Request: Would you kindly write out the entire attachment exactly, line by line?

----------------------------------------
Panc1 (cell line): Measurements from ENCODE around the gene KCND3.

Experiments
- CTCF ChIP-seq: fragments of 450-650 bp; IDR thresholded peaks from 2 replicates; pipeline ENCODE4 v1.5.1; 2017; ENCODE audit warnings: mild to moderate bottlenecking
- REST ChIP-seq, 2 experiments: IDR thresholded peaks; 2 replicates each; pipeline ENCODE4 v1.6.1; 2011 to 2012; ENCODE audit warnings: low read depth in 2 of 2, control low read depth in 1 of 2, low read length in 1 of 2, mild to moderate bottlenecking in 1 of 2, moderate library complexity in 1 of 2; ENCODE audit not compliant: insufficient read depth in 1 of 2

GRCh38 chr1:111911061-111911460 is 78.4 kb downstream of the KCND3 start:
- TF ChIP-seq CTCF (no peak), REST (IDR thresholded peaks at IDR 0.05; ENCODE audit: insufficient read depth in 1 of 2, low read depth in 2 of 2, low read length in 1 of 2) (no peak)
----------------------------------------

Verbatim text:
Panc1 (cell line): Measurements from ENCODE around the gene KCND3.

Experiments
- CTCF ChIP-seq: fragments of 450-650 bp; IDR thresholded peaks from 2 replicates; pipeline ENCODE4 v1.5.1; 2017; ENCODE audit warnings: mild to moderate bottlenecking
- REST ChIP-seq, 2 experiments: IDR thresholded peaks; 2 replicates each; pipeline ENCODE4 v1.6.1; 2011 to 2012; ENCODE audit warnings: low read depth in 2 of 2, control low read depth in 1 of 2, low read length in 1 of 2, mild to moderate bottlenecking in 1 of 2, moderate library complexity in 1 of 2; ENCODE audit not compliant: insufficient read depth in 1 of 2

GRCh38 chr1:111911061-111911460 is 78.4 kb downstream of the KCND3 start:
- TF ChIP-seq CTCF (no peak), REST (IDR thresholded peaks at IDR 0.05; ENCODE audit: insufficient read depth in 1 of 2, low read depth in 2 of 2, low read length in 1 of 2) (no peak)